Boston Celtics: 5 Main Culprits for Their Recent Struggles

Varun Ravishanker@Varoom18Contributor IIIJanuary 30, 2013

Boston Celtics: 5 Main Culprits for Their Recent Struggles

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    It's come to that point in the Boston' Celtics' season that has become all too familiar to fans of the team over the past few years.

    The Celtics are dancing around a .500 record with the All-Star break looming, and analysts and fans alike are forecasting the the end of the run of the KG era Celtics.

    It's gotten so bad that some analysts are even calling for GM Danny Ainge to blow up the team.

    Die-hard Celtics fans need only point to last season for some hope however. The Celtics stumbled into the break in last year's strike shortened season with just a 15-17 record, but managed to become just the fourth team ever to with their division after hitting the All-Star break with a losing record according to Elias Sports Bureau.

    Will the Celtics have enough left in the tank to rise from the cellar and recover another seemingly lost season?

    To answer this question it's important to take a look at what the main culprits for this year's up-and-down play are.

    Here are the main causes for the newest installment in the recent saga of Boston Celtics early season slumps.


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    The team is ravaged by injuries, the latest and most significant being floor general Rajon Rondo's season ending ACL tear this past week.

    Injuries are nothing new for this Celtics team, but this season it hasn't been the old guys like Kevin Garnett or Ray Allen that have been missing. 

    No one will undermine the importance of either of those two to prior Celtics squads, but losing a young guys like Avery Bradley earlier in the season, who provide a huge spark off the bench for a team that has lacked energy at times, may have been just as important during the every-day grind of an NBA season.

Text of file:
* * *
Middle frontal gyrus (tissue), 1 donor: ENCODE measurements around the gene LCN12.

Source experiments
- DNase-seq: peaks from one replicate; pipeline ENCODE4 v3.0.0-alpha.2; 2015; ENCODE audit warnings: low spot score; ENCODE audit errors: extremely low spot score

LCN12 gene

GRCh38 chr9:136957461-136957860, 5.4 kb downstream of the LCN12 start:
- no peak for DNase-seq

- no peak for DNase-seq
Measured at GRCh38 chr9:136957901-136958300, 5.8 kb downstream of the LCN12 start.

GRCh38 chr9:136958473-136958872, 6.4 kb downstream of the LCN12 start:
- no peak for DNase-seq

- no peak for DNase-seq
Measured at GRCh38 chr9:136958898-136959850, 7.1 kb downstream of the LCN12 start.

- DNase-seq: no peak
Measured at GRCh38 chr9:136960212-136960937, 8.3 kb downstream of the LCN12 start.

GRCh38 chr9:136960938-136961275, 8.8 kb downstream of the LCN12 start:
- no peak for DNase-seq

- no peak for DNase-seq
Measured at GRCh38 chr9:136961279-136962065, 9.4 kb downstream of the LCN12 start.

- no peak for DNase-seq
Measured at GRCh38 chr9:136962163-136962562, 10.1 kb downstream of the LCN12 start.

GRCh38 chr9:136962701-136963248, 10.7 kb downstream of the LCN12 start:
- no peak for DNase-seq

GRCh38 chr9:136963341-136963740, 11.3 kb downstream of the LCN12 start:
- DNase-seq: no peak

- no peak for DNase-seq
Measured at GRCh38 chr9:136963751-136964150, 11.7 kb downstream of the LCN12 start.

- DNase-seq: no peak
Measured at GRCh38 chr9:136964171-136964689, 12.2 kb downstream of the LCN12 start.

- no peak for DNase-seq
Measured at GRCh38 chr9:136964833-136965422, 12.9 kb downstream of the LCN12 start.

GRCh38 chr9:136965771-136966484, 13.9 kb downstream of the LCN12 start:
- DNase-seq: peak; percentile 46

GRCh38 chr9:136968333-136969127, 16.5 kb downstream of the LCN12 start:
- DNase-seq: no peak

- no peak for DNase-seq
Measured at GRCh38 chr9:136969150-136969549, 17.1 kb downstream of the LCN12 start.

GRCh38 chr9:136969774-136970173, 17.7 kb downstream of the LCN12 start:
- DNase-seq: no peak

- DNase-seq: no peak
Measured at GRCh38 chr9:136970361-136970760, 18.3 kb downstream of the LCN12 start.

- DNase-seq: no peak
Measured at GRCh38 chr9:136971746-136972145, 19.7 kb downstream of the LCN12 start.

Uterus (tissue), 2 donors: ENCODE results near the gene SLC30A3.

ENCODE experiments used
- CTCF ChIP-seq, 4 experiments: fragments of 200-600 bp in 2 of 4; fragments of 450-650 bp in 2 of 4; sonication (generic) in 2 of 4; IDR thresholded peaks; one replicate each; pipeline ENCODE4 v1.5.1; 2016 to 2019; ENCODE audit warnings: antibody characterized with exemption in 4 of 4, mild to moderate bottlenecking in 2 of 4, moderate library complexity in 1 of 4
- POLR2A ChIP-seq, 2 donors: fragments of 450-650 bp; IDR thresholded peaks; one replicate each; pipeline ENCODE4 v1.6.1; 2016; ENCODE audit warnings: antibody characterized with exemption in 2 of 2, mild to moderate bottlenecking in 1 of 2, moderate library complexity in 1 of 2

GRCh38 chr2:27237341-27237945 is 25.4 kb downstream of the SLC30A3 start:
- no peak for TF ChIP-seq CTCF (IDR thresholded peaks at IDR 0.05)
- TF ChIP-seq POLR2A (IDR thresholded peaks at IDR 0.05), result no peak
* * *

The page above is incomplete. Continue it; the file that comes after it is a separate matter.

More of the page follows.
And then there's Rondo;  the guy who's taken over this team the past few years, the guy who leads the team in minutes, and the guy who has evolved into the best player on a team with two future hall-of-famers on it. 

    It will be tough for the Celtics to bail themselves out of this hole without their leader at the point, even if all the worn-down veterans on the the team manage to stay healthy.


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    Staunch defense has been the pride of this Celtics team since the Garnett-era began. The team routinely ranked near the top of the league in several defensive categories.

    A major cause for the Celtics' difficulties this season has been the defense faltering a little bit. The Celtics dropped from second in defensive efficiency to eighth this season and have struggled rebounding the ball.

    It may seem strange to point to defense as the problem when they are in the top third of the league, and the offensive numbers have been dismal, but it's the bread and butter of this team. 

    This kind of drop off in defensive efficiency completely changes the way Doc Rivers needs to game plan, as he needs to make up for it on the offensive end.